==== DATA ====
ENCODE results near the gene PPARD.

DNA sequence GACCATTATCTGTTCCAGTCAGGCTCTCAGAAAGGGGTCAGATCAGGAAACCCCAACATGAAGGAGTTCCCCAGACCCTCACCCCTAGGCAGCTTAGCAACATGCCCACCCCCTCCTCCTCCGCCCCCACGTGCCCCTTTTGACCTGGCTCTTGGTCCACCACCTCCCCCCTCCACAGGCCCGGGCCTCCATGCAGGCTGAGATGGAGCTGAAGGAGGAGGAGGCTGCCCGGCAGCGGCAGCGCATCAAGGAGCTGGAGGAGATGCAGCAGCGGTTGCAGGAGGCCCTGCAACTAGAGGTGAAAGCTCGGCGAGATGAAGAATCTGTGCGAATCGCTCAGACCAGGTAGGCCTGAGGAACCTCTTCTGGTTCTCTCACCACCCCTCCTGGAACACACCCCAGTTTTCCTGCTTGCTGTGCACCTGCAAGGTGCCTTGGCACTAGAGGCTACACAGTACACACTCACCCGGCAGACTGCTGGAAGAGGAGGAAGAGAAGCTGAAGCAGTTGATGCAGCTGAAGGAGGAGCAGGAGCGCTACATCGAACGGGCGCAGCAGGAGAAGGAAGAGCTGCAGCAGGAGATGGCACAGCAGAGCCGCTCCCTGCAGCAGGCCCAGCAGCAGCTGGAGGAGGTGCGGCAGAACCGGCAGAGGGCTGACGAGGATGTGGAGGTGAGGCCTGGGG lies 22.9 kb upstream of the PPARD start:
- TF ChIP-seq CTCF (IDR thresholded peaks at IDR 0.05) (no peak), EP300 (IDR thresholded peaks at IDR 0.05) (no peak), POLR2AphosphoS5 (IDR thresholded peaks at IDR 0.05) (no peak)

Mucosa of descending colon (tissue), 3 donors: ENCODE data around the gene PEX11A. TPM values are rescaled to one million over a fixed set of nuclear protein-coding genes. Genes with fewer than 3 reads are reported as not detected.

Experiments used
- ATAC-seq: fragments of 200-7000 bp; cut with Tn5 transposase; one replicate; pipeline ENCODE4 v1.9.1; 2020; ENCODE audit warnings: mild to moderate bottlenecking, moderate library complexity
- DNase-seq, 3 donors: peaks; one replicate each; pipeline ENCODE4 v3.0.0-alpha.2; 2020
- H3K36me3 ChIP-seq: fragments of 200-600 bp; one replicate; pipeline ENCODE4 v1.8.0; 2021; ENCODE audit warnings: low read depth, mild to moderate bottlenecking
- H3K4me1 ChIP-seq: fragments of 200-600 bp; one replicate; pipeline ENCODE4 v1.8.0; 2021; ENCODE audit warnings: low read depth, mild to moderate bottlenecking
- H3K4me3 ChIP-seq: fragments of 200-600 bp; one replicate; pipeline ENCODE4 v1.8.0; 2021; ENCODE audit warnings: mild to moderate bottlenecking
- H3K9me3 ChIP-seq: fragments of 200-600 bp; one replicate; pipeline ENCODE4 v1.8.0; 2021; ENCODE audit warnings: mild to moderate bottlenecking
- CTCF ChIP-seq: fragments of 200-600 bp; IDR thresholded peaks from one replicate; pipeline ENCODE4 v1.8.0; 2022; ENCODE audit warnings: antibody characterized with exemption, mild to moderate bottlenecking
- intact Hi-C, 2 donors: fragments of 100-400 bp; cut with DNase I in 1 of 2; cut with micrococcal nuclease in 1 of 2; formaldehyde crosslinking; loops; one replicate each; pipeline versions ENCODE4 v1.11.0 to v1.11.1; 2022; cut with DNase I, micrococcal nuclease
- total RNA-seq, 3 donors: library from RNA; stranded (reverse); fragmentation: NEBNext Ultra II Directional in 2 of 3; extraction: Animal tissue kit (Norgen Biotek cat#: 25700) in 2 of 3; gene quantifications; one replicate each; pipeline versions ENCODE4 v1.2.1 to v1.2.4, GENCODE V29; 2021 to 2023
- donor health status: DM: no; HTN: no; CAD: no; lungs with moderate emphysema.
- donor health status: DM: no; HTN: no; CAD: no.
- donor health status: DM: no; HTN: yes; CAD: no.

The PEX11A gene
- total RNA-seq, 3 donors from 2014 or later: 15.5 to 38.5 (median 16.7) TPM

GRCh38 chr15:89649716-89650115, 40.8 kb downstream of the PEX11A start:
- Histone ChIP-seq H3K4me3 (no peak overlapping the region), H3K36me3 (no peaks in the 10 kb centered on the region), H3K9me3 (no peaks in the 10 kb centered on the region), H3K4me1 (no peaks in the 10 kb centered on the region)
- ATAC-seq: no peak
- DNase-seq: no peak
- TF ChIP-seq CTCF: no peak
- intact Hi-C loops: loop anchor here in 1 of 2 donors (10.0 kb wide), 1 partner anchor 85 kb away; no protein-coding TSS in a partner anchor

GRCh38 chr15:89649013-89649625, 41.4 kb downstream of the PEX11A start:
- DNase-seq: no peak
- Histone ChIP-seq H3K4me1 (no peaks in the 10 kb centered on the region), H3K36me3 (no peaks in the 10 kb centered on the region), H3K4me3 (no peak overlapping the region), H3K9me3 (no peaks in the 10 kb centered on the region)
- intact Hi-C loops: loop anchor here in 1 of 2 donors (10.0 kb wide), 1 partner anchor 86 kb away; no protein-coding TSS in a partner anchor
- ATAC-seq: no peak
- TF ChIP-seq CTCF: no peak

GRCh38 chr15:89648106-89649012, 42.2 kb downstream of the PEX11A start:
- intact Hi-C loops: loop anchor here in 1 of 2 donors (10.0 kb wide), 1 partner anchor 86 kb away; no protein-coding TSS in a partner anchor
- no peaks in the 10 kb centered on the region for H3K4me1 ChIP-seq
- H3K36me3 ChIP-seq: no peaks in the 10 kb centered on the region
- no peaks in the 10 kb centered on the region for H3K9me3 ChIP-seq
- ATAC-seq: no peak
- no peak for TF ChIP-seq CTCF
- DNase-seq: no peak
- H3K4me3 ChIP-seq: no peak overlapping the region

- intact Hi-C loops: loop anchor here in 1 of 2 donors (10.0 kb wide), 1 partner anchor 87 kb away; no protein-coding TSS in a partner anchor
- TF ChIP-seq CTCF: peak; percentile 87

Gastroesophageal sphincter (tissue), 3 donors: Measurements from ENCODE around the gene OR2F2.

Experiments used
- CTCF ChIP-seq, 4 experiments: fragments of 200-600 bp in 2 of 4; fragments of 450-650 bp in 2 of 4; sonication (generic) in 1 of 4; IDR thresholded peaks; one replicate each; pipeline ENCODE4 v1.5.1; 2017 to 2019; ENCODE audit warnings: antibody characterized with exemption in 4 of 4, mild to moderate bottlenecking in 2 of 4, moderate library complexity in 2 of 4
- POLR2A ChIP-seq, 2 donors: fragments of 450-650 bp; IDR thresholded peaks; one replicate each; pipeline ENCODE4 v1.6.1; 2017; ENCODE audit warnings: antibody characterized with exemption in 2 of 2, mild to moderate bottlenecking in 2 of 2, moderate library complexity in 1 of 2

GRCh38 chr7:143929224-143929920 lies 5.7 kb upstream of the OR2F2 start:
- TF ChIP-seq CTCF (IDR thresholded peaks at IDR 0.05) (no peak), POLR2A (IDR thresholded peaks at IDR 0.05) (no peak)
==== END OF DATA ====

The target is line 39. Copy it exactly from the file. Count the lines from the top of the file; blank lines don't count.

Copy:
- DNase-seq: no peak